Haha, yes. Max was always pretty dark. When building up the character, we wanted him to have a very strong ‘loner’ type of motivation and the entire setup of the game drives towards that with Max coming home, finding his family killed - then going undercover and getting betrayed, so that even the cops are now after him.  With that backstory it’s pretty obvious that he had to be quite gloomy. Sam really wanted Max to also have a dash of Humphrey Bogart / Classic Private Eye type of cool and with some sarcasm added into the mix the character really came to life.  

 

The mechanics of deceleration wanted to add initially to the game, or was it invented during production? Can you say who was its author and how long did you work on it? 


I was a huge fan of John Woo’s original Hong Kong action films (think Hard-Boiled, The Killer, Bullet in the Head and so on), as we really wanted to do something with slowmotion in the gameplay.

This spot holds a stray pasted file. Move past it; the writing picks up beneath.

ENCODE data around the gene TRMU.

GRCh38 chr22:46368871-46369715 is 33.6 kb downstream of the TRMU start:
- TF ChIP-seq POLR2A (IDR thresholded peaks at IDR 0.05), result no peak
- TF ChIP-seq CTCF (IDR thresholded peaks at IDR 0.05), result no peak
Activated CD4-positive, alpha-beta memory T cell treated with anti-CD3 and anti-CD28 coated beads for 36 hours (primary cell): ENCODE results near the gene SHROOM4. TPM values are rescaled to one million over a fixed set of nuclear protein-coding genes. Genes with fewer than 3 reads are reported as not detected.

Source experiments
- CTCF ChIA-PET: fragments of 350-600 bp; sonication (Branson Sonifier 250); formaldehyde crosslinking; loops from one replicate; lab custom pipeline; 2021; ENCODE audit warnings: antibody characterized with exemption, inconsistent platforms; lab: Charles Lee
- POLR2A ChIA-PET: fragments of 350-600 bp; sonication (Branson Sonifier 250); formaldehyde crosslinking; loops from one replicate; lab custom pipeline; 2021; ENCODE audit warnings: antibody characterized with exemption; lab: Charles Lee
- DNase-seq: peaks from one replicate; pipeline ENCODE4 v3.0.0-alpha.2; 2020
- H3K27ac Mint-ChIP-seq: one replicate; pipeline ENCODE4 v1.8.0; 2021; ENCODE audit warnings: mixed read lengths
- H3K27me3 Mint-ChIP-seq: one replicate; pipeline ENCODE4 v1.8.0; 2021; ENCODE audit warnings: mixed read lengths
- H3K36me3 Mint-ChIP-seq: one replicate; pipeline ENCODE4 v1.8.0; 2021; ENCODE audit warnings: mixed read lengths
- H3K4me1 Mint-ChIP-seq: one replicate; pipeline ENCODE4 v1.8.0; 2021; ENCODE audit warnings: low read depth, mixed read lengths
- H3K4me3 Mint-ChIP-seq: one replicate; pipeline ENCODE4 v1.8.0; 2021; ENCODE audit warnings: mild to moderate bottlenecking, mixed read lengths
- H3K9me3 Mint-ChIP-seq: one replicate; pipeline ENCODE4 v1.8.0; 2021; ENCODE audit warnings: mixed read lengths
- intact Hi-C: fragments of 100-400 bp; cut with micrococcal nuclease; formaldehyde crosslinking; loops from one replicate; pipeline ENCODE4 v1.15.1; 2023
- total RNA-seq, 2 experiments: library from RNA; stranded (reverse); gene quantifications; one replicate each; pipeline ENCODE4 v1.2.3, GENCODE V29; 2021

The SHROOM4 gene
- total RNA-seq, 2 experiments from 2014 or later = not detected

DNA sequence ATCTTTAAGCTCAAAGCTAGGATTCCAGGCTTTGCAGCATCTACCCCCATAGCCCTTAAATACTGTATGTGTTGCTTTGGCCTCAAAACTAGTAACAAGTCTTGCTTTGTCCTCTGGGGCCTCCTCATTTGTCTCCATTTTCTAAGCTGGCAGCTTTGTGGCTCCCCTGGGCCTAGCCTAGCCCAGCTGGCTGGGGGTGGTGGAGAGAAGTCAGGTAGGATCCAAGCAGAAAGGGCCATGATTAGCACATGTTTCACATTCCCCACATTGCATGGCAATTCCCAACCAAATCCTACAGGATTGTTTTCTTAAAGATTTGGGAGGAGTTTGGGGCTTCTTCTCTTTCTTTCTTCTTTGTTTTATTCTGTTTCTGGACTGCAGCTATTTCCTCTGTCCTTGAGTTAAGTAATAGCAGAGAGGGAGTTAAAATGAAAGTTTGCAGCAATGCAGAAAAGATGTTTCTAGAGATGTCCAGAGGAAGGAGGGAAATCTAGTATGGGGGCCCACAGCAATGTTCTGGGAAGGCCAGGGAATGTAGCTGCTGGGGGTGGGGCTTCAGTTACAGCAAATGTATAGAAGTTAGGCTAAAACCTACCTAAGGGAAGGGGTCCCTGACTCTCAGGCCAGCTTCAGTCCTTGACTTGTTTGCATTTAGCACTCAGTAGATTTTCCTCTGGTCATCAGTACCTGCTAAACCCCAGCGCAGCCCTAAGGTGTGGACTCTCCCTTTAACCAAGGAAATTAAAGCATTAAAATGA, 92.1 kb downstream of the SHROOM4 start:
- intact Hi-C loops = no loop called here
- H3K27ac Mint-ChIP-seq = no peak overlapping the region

It was really hard to get right though. We tried a huge variation of combinations, things like you enter a room and WHAM, everything goes into slow-mo as the bad guys notice you. And as you take the bad guys up, the game only speeds back to normal once the combat is over etc. These were all experiments where the game (or the level designer) was driving the Bullet Time effect.  
None of it worked. It just felt frustrating and almost like you’d just be running underwater or something.  To debug all the slow-mo and gameplay, we had debug controls for time-scale. Pressing ‘Home’ would speed it up and pressing ‘End’ would slow down the game.